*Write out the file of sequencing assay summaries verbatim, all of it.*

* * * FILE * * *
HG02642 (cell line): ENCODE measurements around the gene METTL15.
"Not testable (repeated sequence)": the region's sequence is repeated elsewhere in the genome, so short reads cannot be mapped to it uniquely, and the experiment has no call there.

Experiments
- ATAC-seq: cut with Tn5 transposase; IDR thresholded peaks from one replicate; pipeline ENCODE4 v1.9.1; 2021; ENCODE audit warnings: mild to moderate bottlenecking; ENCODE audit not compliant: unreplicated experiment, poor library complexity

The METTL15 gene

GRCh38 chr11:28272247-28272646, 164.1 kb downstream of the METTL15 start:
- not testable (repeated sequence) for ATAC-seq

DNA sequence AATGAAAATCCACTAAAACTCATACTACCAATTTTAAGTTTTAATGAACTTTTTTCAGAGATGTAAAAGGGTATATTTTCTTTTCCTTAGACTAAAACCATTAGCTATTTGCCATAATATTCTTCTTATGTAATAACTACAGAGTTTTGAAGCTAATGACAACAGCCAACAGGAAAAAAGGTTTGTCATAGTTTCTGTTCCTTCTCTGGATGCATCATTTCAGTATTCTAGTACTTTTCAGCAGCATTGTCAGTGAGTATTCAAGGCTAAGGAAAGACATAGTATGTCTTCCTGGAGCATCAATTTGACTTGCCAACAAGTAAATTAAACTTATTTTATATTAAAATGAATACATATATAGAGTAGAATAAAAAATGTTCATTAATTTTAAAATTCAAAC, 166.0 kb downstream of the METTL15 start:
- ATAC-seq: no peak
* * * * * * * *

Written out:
HG02642 (cell line): ENCODE measurements around the gene METTL15.
"Not testable (repeated sequence)": the region's sequence is repeated elsewhere in the genome, so short reads cannot be mapped to it uniquely, and the experiment has no call there.

Experiments
- ATAC-seq: cut with Tn5 transposase; IDR thresholded peaks from one replicate; pipeline ENCODE4 v1.9.1; 2021; ENCODE audit warnings: mild to moderate bottlenecking; ENCODE audit not compliant: unreplicated experiment, poor library complexity

The METTL15 gene

GRCh38 chr11:28272247-28272646, 164.1 kb downstream of the METTL15 start:
- not testable (repeated sequence) for ATAC-seq

DNA sequence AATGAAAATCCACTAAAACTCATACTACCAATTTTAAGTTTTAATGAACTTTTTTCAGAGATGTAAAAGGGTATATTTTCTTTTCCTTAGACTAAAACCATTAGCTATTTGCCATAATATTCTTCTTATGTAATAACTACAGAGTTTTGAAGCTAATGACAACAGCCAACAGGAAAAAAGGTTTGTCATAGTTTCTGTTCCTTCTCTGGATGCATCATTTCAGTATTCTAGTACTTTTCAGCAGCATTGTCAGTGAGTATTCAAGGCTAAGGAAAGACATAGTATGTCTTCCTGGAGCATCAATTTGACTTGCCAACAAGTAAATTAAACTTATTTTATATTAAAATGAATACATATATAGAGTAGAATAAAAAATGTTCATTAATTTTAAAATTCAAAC, 166.0 kb downstream of the METTL15 start:
- ATAC-seq: no peak